Increasing use of CT requested by emergency department physicians in tertiary hospitals in Western Australia 2003-2015: An analysis of linked administrative data
Ha, N. T.,
Bulsara, M. K.,
Increasing use of CT requested by emergency department physicians in tertiary hospitals in Western Australia 2003-2015: An analysis of linked administrative data.
BMJ Open, 11 (3).
Objective: This study aimed to examine trends in number of CT scans requested by tertiary emergency department (ED) physicians in Western Australia (WA) from 2003 to 2015 across broad demographic and presentation characteristics, anatomical areas and presented symptoms.
Design: An observational cross-sectional study over study period from 2003 to 2015.
Setting: Linked administrative health service data at individual level from WA.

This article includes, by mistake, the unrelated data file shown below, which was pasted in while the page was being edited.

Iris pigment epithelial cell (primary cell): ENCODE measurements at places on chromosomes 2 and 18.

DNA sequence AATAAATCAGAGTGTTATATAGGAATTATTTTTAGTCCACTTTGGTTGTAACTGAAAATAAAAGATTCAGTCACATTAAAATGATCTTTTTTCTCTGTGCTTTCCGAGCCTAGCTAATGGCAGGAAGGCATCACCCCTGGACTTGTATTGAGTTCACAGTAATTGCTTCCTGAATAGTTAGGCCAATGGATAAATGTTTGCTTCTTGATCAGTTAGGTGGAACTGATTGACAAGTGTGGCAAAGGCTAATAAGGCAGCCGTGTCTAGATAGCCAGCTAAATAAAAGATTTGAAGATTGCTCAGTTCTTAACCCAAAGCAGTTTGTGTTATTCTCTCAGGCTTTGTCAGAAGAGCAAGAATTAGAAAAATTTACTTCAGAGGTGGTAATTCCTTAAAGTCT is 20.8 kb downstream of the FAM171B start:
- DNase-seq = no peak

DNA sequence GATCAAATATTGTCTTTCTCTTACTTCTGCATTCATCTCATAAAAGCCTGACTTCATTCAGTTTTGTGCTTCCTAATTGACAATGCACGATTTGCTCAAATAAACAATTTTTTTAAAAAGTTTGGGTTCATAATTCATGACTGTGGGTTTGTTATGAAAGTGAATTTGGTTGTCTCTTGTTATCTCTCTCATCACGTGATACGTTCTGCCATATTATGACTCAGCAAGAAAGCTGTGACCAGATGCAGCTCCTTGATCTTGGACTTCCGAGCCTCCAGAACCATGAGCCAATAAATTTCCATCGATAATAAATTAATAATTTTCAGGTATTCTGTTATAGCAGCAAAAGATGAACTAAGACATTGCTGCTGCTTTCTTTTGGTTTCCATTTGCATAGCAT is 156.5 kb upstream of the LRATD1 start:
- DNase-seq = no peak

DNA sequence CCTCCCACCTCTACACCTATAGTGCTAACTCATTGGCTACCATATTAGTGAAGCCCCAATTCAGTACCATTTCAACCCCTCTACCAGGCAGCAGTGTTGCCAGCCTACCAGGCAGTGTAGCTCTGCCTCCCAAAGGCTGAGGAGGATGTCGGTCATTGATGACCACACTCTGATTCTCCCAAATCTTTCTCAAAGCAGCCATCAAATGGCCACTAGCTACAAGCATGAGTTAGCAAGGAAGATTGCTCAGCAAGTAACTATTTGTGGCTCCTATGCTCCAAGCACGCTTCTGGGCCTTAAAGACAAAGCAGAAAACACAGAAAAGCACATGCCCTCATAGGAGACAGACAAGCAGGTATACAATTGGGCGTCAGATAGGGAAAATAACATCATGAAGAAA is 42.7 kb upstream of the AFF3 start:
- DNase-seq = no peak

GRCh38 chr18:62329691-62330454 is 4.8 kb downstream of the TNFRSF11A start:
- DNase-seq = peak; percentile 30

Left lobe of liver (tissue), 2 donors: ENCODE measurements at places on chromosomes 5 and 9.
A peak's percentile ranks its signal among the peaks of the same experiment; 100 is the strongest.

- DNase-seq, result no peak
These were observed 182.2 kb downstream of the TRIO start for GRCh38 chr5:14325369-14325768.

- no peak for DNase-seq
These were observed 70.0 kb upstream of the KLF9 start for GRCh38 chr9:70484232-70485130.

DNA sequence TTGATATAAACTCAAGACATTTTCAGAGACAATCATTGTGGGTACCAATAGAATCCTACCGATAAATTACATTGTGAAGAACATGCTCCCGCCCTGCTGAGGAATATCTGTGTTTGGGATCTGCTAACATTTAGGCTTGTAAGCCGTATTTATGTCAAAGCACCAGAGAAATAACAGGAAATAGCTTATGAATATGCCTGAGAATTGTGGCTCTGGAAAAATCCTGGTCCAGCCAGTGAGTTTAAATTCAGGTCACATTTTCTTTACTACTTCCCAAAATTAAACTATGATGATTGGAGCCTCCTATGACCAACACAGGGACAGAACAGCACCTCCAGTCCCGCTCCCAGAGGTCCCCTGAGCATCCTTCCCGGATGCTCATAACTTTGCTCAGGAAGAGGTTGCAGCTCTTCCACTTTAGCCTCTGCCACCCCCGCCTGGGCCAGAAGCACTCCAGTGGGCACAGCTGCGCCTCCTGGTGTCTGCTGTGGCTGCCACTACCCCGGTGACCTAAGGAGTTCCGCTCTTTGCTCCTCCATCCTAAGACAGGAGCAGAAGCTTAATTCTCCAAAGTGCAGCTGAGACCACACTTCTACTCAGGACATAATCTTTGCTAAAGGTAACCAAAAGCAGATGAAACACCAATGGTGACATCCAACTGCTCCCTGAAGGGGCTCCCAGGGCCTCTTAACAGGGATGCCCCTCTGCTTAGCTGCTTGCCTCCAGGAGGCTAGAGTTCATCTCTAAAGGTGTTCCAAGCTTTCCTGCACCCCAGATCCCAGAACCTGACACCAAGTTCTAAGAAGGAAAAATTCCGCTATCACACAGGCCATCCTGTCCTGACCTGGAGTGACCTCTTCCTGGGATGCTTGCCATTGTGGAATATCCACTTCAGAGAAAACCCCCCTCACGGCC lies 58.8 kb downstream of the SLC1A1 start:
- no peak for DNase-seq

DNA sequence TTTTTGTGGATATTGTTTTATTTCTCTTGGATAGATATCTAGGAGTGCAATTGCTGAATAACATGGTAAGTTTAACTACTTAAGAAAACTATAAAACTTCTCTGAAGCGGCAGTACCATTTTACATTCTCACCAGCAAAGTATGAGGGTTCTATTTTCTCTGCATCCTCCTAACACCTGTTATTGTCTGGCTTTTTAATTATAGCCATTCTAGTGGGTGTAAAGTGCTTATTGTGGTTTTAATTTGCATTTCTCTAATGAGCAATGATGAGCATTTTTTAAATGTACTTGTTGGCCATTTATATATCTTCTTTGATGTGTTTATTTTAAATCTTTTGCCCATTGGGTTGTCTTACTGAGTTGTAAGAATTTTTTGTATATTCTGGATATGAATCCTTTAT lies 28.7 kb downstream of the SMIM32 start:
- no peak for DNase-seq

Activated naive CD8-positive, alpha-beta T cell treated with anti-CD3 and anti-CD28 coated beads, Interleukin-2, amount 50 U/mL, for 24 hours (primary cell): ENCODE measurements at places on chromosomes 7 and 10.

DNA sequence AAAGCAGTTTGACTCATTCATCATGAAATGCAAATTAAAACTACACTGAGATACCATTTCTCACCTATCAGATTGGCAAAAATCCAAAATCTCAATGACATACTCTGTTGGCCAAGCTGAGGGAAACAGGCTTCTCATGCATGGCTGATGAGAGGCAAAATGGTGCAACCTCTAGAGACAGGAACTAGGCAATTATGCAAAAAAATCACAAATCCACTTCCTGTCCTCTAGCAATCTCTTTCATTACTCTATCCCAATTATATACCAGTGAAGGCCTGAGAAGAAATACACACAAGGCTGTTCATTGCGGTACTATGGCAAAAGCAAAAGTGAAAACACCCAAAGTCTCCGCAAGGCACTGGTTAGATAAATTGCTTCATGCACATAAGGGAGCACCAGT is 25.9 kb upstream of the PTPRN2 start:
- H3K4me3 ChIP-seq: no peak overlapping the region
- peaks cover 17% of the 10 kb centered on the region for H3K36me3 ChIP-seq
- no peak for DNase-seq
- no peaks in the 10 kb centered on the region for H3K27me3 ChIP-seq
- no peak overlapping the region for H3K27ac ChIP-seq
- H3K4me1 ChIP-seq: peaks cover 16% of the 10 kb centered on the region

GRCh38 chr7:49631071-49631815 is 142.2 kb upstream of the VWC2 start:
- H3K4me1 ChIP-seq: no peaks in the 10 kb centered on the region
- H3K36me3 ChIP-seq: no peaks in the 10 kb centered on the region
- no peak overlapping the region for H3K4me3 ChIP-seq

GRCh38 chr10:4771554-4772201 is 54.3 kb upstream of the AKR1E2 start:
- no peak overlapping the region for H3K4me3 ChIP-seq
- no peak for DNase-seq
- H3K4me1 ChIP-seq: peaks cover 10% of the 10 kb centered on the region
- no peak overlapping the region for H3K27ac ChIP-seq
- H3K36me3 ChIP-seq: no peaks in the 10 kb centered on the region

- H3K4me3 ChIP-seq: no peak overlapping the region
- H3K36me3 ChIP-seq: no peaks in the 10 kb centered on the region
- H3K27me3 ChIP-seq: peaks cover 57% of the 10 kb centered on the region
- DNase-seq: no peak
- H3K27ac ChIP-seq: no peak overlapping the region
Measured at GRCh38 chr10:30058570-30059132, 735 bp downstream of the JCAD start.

Participants: A total of 1 666 884 tertiary hospital ED presentations of people aged 18 years or older were included in this study
Main outcome measure: Number of CT scans requested by tertiary ED physicians in an ED presentation.
Methods: Poisson regression models were used to assess variation and trends in number of CT scans requested by ED physicians across demographic characteristics, clinical presentation characteristics and anatomical areas.
Results: Over the entire study duration, 71 per 1000 ED episodes had a CT requested by tertiary ED physicians. Between 2003 and 2015, the rate of CT scanning almost doubled from 58 to 105 per 1000 ED presentations. After adjusted for all observed characteristics, the rate of CT scans showed a downward trend from 2009 to 2011 and subsequent increase. Males, older individuals, those attending ED as a result of pain, those with neurological symptoms or injury or with higher priority triage code were the most likely to have CT requested by tertiary ED physicians.
Conclusions: Noticeable changes in the number of CTs requested by tertiary ED physicians corresponded to the time frame of major health reforms happening within WA and nationally.
emergency medicine, tertiary emergency departments, Western Australia, CT scans, analysis of linked administrative data